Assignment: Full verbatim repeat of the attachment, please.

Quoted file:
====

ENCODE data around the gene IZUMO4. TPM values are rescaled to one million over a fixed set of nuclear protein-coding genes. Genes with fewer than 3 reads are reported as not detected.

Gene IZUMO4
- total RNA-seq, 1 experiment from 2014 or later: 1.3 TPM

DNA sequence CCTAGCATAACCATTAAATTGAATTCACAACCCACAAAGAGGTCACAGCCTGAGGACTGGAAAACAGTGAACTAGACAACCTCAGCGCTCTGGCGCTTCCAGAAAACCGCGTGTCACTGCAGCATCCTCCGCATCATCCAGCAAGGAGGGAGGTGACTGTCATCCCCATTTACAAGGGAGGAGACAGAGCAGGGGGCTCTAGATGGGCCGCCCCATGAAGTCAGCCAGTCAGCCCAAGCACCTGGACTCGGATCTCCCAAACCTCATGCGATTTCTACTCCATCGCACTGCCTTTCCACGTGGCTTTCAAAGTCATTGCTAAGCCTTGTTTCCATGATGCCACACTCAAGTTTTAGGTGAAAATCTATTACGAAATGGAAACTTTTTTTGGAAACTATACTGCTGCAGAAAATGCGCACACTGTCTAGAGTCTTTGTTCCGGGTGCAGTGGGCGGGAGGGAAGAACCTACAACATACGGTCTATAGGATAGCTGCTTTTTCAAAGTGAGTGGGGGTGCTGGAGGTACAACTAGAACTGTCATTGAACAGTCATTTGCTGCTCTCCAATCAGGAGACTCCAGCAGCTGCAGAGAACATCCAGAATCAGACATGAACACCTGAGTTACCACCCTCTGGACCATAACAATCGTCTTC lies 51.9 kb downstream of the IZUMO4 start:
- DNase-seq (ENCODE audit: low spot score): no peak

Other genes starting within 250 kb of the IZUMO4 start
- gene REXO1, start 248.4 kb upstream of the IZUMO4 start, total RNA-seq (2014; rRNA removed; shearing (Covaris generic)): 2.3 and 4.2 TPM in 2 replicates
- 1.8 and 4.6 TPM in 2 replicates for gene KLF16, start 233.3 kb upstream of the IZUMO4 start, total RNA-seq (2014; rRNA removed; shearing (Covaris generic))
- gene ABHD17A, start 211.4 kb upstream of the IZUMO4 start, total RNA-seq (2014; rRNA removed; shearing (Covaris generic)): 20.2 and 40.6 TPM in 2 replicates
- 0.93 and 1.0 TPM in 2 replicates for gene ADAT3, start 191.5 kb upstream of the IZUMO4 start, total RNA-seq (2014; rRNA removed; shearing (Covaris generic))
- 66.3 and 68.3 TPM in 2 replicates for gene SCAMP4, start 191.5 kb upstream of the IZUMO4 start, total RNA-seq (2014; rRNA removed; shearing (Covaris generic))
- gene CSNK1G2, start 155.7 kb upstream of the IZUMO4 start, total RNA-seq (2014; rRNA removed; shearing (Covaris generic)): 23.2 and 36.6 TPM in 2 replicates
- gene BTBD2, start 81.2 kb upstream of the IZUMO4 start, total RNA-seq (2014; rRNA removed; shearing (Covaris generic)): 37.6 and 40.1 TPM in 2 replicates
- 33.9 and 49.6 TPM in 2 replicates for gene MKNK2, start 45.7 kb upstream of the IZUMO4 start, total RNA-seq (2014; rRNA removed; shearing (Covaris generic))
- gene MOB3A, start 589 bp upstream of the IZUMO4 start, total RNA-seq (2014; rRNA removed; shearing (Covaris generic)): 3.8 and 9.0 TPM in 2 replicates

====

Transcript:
ENCODE data around the gene IZUMO4. TPM values are rescaled to one million over a fixed set of nuclear protein-coding genes. Genes with fewer than 3 reads are reported as not detected.

Gene IZUMO4
- total RNA-seq, 1 experiment from 2014 or later: 1.3 TPM

DNA sequence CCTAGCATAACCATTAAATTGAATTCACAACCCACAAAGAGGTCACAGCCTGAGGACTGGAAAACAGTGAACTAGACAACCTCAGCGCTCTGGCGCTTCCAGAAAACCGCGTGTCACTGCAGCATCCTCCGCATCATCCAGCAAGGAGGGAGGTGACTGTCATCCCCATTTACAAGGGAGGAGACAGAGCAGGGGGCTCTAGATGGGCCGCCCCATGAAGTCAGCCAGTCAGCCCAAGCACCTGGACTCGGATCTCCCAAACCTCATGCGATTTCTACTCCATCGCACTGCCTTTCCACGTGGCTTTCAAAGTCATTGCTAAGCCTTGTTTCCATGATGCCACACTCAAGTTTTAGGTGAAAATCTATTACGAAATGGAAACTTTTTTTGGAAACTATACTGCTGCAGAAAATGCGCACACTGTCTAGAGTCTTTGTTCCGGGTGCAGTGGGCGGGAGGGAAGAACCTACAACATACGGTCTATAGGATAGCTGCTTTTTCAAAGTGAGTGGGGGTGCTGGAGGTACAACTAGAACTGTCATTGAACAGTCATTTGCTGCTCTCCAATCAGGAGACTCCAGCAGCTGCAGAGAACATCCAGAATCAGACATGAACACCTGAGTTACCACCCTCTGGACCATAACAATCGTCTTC lies 51.9 kb downstream of the IZUMO4 start:
- DNase-seq (ENCODE audit: low spot score): no peak

Other genes starting within 250 kb of the IZUMO4 start
- gene REXO1, start 248.4 kb upstream of the IZUMO4 start, total RNA-seq (2014; rRNA removed; shearing (Covaris generic)): 2.3 and 4.2 TPM in 2 replicates
- 1.8 and 4.6 TPM in 2 replicates for gene KLF16, start 233.3 kb upstream of the IZUMO4 start, total RNA-seq (2014; rRNA removed; shearing (Covaris generic))
- gene ABHD17A, start 211.4 kb upstream of the IZUMO4 start, total RNA-seq (2014; rRNA removed; shearing (Covaris generic)): 20.2 and 40.6 TPM in 2 replicates
- 0.93 and 1.0 TPM in 2 replicates for gene ADAT3, start 191.5 kb upstream of the IZUMO4 start, total RNA-seq (2014; rRNA removed; shearing (Covaris generic))
- 66.3 and 68.3 TPM in 2 replicates for gene SCAMP4, start 191.5 kb upstream of the IZUMO4 start, total RNA-seq (2014; rRNA removed; shearing (Covaris generic))
- gene CSNK1G2, start 155.7 kb upstream of the IZUMO4 start, total RNA-seq (2014; rRNA removed; shearing (Covaris generic)): 23.2 and 36.6 TPM in 2 replicates
- gene BTBD2, start 81.2 kb upstream of the IZUMO4 start, total RNA-seq (2014; rRNA removed; shearing (Covaris generic)): 37.6 and 40.1 TPM in 2 replicates
- 33.9 and 49.6 TPM in 2 replicates for gene MKNK2, start 45.7 kb upstream of the IZUMO4 start, total RNA-seq (2014; rRNA removed; shearing (Covaris generic))
- gene MOB3A, start 589 bp upstream of the IZUMO4 start, total RNA-seq (2014; rRNA removed; shearing (Covaris generic)): 3.8 and 9.0 TPM in 2 replicates